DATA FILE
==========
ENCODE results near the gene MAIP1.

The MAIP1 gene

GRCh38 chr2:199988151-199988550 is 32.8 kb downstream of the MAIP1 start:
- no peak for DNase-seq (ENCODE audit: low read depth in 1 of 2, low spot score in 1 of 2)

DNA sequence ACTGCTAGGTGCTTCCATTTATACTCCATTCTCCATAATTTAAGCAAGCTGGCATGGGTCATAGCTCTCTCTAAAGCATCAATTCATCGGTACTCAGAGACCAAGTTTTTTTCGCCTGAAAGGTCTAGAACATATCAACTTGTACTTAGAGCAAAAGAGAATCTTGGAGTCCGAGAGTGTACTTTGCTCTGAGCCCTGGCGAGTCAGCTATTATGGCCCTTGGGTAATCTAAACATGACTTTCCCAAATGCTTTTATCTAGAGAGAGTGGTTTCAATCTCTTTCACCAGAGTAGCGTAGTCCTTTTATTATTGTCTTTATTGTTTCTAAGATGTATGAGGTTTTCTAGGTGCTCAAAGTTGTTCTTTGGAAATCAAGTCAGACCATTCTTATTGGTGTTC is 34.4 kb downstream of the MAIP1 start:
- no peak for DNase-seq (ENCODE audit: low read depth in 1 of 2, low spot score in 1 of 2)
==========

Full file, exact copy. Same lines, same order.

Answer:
ENCODE results near the gene MAIP1.

The MAIP1 gene

GRCh38 chr2:199988151-199988550 is 32.8 kb downstream of the MAIP1 start:
- no peak for DNase-seq (ENCODE audit: low read depth in 1 of 2, low spot score in 1 of 2)

DNA sequence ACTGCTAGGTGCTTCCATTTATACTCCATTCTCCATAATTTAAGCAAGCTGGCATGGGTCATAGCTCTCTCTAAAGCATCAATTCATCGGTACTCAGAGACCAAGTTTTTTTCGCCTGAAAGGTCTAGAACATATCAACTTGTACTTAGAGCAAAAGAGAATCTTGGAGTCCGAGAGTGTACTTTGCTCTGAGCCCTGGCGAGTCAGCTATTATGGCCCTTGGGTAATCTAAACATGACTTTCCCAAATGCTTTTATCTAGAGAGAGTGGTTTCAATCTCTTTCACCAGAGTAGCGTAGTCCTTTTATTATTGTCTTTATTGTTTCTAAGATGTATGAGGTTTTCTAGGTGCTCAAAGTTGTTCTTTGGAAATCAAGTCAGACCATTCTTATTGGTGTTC is 34.4 kb downstream of the MAIP1 start:
- no peak for DNase-seq (ENCODE audit: low read depth in 1 of 2, low spot score in 1 of 2)